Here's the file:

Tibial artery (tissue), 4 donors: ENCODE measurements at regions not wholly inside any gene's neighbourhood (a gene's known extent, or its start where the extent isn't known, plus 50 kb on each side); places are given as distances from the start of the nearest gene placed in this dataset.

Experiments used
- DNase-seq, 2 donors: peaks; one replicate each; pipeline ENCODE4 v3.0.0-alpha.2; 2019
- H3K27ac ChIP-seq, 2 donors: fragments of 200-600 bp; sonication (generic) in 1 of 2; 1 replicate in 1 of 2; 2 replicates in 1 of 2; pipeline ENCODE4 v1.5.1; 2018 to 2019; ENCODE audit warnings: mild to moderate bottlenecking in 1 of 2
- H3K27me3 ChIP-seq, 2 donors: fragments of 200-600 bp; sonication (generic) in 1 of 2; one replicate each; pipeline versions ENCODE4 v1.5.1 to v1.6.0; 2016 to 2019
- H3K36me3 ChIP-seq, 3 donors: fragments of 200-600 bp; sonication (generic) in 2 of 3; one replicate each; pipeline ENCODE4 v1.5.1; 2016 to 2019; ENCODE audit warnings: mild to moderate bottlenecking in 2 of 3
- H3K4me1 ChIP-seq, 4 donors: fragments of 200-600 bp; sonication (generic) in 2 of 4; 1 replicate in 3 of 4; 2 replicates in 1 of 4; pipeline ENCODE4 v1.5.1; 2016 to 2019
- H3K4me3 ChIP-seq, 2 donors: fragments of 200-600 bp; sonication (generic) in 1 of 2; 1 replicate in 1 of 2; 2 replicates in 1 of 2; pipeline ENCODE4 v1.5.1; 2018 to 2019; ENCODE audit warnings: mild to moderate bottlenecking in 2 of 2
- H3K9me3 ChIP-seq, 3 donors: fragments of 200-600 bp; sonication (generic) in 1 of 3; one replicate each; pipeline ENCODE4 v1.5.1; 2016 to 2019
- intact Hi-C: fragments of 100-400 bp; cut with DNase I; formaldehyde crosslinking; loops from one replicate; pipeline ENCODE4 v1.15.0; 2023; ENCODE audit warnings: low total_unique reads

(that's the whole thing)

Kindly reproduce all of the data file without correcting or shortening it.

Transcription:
Tibial artery (tissue), 4 donors: ENCODE measurements at regions not wholly inside any gene's neighbourhood (a gene's known extent, or its start where the extent isn't known, plus 50 kb on each side); places are given as distances from the start of the nearest gene placed in this dataset.

Experiments used
- DNase-seq, 2 donors: peaks; one replicate each; pipeline ENCODE4 v3.0.0-alpha.2; 2019
- H3K27ac ChIP-seq, 2 donors: fragments of 200-600 bp; sonication (generic) in 1 of 2; 1 replicate in 1 of 2; 2 replicates in 1 of 2; pipeline ENCODE4 v1.5.1; 2018 to 2019; ENCODE audit warnings: mild to moderate bottlenecking in 1 of 2
- H3K27me3 ChIP-seq, 2 donors: fragments of 200-600 bp; sonication (generic) in 1 of 2; one replicate each; pipeline versions ENCODE4 v1.5.1 to v1.6.0; 2016 to 2019
- H3K36me3 ChIP-seq, 3 donors: fragments of 200-600 bp; sonication (generic) in 2 of 3; one replicate each; pipeline ENCODE4 v1.5.1; 2016 to 2019; ENCODE audit warnings: mild to moderate bottlenecking in 2 of 3
- H3K4me1 ChIP-seq, 4 donors: fragments of 200-600 bp; sonication (generic) in 2 of 4; 1 replicate in 3 of 4; 2 replicates in 1 of 4; pipeline ENCODE4 v1.5.1; 2016 to 2019
- H3K4me3 ChIP-seq, 2 donors: fragments of 200-600 bp; sonication (generic) in 1 of 2; 1 replicate in 1 of 2; 2 replicates in 1 of 2; pipeline ENCODE4 v1.5.1; 2018 to 2019; ENCODE audit warnings: mild to moderate bottlenecking in 2 of 2
- H3K9me3 ChIP-seq, 3 donors: fragments of 200-600 bp; sonication (generic) in 1 of 3; one replicate each; pipeline ENCODE4 v1.5.1; 2016 to 2019
- intact Hi-C: fragments of 100-400 bp; cut with DNase I; formaldehyde crosslinking; loops from one replicate; pipeline ENCODE4 v1.15.0; 2023; ENCODE audit warnings: low total_unique reads